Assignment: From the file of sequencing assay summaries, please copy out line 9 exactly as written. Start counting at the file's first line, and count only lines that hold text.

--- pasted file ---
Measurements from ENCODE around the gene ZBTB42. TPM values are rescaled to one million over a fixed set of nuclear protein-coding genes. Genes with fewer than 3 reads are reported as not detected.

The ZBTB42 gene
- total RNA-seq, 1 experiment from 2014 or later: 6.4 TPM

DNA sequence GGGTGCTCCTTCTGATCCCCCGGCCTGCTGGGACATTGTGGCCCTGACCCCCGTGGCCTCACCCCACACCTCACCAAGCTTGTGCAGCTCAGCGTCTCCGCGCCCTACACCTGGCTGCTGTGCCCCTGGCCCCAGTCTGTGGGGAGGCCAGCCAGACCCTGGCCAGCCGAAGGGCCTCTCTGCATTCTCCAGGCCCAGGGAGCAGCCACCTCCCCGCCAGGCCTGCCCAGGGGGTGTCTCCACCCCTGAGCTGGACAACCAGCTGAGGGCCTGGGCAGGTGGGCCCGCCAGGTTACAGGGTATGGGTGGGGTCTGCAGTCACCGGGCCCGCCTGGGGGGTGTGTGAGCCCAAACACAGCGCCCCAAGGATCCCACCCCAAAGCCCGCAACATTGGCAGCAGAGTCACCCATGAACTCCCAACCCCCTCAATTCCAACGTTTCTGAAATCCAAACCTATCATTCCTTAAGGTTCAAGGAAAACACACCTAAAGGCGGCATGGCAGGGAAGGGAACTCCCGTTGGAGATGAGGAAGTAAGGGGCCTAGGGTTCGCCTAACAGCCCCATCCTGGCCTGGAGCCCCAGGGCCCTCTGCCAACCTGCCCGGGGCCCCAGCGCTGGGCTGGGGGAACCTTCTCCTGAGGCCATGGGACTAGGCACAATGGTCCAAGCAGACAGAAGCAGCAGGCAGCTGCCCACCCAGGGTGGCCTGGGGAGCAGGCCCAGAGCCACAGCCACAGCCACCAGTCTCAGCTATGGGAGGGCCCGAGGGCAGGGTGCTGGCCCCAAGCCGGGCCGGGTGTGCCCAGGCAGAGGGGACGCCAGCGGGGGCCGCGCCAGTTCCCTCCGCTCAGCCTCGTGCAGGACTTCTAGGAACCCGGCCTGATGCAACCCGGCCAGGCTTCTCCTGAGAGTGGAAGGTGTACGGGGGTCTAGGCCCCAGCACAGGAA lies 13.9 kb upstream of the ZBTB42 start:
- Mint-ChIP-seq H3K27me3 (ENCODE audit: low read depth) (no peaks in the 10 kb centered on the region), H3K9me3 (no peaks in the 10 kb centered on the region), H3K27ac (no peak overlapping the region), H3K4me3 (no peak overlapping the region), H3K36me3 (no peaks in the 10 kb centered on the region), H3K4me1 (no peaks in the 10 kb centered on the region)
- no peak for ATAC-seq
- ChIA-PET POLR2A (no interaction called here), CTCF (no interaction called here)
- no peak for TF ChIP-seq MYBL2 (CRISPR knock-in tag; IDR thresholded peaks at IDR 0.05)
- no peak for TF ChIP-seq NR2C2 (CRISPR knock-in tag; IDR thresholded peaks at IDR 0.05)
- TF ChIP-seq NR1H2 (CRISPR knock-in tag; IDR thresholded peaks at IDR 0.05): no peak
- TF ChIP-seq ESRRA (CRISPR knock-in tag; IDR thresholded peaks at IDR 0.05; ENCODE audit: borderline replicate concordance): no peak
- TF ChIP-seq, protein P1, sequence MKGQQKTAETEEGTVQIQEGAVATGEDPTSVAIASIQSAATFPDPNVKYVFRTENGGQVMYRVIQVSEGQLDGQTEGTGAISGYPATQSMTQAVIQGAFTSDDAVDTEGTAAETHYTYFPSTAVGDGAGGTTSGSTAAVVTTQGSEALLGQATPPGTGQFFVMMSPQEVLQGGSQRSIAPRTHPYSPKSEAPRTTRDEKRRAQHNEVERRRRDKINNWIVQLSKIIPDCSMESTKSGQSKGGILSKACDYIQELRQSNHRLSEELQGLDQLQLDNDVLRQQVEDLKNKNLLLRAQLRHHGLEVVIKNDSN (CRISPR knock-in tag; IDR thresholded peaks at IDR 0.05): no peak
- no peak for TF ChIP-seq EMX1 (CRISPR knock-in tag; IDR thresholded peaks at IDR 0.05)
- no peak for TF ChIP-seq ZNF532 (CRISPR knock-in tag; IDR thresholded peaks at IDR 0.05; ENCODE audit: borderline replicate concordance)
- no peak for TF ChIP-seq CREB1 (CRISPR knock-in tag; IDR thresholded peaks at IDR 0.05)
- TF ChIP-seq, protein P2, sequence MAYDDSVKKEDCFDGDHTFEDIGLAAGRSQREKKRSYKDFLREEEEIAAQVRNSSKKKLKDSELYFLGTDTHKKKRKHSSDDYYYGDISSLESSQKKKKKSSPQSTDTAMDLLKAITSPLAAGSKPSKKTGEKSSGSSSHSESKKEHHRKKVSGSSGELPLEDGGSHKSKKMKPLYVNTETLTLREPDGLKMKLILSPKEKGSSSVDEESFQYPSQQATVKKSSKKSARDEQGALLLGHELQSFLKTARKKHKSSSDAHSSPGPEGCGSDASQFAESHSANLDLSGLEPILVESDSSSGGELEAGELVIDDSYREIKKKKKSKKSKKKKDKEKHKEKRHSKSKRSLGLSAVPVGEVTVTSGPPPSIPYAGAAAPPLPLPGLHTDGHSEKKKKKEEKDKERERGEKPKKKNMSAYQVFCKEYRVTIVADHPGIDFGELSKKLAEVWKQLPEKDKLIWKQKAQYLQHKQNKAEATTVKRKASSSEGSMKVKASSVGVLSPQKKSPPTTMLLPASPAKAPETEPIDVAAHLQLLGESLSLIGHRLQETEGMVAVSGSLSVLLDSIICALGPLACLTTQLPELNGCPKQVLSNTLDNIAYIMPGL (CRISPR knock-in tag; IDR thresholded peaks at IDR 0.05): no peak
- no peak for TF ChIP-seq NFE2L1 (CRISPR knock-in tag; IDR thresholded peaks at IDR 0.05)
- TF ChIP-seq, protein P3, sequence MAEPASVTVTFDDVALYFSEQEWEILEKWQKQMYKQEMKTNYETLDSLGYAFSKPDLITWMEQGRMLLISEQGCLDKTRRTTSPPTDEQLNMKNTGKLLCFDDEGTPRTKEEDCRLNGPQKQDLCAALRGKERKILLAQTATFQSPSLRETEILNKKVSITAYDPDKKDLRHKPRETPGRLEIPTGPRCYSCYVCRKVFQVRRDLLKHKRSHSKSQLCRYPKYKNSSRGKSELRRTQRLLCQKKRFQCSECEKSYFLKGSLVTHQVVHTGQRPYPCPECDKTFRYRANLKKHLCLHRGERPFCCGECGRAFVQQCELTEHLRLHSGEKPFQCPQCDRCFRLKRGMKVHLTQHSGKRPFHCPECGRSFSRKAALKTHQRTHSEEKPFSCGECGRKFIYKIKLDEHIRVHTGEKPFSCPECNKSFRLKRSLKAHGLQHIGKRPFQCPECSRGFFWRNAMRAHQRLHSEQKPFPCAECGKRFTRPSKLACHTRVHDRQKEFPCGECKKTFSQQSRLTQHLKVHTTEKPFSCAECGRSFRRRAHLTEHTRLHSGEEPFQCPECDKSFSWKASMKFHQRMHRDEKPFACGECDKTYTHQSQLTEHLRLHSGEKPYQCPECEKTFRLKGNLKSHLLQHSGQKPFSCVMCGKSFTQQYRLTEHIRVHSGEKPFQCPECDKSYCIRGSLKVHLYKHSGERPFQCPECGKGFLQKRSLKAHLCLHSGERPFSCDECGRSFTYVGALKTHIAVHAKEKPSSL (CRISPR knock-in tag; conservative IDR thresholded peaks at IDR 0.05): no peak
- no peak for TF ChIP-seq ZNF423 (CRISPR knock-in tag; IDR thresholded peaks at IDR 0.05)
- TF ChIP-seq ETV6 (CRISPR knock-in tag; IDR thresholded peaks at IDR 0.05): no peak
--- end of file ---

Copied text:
- no peak for TF ChIP-seq NR2C2 (CRISPR knock-in tag; IDR thresholded peaks at IDR 0.05)